Upside-Down Bungalows Discovered on Hiawatha Avenue

Small Home Gazette, Spring 2010

Upside-Down Bungalows Discovered on Hiawatha Avenue

I’ve been taking the Hiawatha Line Light Rail to work a couple of times a week for the past six years, starting from the 38th Street Station a few blocks from my bungalow. Until recently, however, I hadn’t noticed the miniature neighborhood of bronze bungalows on the underside of the shelter’s roof.

During the light rail’s construction I heard that artwork was planned for each station. But once the line was completed, I assumed the “art” was merely the shelter’s angled roof, which was touted as a “bungalow arch.” I was not impressed. But I should have looked more closely, especially upward.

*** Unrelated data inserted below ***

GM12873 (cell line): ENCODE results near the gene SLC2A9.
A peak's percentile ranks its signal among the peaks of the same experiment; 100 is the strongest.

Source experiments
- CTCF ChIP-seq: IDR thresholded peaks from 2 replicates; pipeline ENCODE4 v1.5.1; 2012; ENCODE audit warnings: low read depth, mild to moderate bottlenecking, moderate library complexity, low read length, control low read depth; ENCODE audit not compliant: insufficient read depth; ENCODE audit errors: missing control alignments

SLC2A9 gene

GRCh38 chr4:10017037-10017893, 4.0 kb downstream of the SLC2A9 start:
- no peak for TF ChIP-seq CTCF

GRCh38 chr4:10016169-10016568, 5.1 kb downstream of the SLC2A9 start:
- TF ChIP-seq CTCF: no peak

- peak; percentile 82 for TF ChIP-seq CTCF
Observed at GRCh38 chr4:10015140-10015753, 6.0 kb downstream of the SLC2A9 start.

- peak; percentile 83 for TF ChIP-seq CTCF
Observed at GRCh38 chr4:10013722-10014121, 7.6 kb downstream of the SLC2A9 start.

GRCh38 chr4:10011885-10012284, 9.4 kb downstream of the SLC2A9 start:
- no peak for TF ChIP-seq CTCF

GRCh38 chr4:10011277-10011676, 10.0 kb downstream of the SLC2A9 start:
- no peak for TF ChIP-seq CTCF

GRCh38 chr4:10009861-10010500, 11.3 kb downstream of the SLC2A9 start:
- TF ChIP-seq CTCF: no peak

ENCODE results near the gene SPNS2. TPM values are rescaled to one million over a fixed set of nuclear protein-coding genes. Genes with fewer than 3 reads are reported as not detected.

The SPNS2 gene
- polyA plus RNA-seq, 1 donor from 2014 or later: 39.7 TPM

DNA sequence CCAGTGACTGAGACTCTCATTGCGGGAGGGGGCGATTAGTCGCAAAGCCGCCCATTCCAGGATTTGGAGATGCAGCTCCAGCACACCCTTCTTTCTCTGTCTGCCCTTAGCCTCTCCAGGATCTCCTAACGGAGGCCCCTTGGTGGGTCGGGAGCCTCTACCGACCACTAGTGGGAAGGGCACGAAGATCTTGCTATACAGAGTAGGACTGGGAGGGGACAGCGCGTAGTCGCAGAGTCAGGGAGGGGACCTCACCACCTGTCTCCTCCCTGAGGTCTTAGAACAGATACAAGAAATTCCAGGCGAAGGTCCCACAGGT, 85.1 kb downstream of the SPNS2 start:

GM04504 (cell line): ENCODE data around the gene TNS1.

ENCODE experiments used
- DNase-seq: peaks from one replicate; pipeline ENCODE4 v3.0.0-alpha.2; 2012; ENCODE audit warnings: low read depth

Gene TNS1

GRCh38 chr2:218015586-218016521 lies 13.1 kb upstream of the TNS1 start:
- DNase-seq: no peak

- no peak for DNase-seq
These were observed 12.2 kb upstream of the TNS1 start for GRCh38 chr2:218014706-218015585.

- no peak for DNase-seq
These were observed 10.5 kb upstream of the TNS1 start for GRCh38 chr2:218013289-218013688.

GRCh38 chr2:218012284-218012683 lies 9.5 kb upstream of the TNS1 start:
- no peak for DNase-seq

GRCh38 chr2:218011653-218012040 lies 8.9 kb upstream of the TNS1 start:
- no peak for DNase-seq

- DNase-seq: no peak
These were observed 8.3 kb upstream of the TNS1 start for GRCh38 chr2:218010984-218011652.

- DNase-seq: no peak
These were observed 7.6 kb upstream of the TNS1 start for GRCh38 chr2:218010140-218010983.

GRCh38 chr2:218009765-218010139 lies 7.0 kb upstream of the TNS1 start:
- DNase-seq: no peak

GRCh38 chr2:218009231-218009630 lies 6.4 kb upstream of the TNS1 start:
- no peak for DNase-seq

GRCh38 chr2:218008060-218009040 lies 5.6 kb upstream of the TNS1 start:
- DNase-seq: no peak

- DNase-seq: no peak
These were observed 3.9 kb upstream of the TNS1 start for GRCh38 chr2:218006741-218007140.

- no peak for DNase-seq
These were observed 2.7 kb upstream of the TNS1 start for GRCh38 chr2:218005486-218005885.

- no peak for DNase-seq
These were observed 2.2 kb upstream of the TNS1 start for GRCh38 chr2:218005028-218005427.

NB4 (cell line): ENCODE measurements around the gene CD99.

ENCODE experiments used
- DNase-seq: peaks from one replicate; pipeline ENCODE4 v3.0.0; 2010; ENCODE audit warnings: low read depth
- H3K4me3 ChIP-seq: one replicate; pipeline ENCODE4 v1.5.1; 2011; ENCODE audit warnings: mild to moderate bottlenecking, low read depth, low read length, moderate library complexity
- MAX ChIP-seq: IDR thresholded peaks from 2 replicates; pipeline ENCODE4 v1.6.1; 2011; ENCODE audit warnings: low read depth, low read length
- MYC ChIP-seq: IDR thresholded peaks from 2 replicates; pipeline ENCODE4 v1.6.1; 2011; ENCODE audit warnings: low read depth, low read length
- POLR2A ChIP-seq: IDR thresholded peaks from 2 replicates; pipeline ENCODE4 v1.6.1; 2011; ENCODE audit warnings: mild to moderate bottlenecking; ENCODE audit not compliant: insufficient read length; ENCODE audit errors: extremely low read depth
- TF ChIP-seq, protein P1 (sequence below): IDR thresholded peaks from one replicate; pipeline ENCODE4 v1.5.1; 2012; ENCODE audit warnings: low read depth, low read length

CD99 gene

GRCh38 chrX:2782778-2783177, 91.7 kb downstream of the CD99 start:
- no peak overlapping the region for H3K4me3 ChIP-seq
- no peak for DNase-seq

As you can see from these photos, the upside-down art installation consists of nine bronze bungalows arranged along either side of a residential street. There are tiny sidewalks out front and alleys out back, complete with detached garages. The sculpture also includes an extension of the “street” that winds into an exuberant, spiraled ribbon dotted with small cars.

On the Metropolitan Council’s website, I learned that the 38th Street Station was designed by Meyer, Scherer & Rockcastle, architects; that Karen Wirth was the architectural design team artist; and that Dick Elliot, Cliff Garten, Deborah Mersky and Janet Zweig were the artists. My compliments to them all.

Next time you take light rail, I suggest you leave enough time to stop off at the 38th Street Station to admire their handiwork.